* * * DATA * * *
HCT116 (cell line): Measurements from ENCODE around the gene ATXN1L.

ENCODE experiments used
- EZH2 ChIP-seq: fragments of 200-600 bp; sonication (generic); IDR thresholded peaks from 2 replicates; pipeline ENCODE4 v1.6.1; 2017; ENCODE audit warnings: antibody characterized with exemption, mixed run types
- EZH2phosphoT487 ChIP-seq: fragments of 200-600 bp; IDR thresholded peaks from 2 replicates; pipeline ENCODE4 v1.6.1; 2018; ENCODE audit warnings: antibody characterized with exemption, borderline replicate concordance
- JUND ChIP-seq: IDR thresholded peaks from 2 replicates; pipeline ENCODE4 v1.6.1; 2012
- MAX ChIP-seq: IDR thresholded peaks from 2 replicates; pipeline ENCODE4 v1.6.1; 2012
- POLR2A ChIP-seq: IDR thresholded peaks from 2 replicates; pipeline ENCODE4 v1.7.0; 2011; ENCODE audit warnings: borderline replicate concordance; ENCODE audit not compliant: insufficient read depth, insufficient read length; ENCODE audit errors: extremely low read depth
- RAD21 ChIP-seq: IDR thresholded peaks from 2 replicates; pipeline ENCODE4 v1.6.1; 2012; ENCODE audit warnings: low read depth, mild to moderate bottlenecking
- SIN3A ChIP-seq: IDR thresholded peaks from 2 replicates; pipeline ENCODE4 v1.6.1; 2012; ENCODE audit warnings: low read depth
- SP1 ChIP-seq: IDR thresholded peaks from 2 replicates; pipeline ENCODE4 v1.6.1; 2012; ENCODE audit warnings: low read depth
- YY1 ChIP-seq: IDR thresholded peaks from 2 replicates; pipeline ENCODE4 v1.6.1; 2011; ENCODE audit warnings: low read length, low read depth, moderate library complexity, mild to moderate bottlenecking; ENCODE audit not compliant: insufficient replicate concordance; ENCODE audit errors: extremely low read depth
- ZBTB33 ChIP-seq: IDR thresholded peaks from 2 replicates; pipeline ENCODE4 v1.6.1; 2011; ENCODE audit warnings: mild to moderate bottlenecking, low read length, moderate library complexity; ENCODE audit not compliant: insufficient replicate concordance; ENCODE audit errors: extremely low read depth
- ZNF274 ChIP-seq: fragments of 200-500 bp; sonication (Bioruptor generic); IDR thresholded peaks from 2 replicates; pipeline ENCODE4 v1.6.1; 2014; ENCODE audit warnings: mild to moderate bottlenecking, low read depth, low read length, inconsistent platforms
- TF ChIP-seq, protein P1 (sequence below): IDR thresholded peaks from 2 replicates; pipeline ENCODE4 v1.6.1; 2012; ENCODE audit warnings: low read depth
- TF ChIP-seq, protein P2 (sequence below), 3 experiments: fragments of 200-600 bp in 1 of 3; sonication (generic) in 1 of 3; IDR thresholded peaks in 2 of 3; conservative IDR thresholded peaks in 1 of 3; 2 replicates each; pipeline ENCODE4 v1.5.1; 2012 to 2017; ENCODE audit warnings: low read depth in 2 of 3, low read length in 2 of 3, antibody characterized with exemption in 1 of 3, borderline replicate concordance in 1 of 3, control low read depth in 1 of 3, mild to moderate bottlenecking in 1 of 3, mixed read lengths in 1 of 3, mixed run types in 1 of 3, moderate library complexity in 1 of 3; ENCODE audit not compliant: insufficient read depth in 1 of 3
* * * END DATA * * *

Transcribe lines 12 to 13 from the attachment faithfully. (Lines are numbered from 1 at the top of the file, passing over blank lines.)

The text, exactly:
- ZBTB33 ChIP-seq: IDR thresholded peaks from 2 replicates; pipeline ENCODE4 v1.6.1; 2011; ENCODE audit warnings: mild to moderate bottlenecking, low read length, moderate library complexity; ENCODE audit not compliant: insufficient replicate concordance; ENCODE audit errors: extremely low read depth
- ZNF274 ChIP-seq: fragments of 200-500 bp; sonication (Bioruptor generic); IDR thresholded peaks from 2 replicates; pipeline ENCODE4 v1.6.1; 2014; ENCODE audit warnings: mild to moderate bottlenecking, low read depth, low read length, inconsistent platforms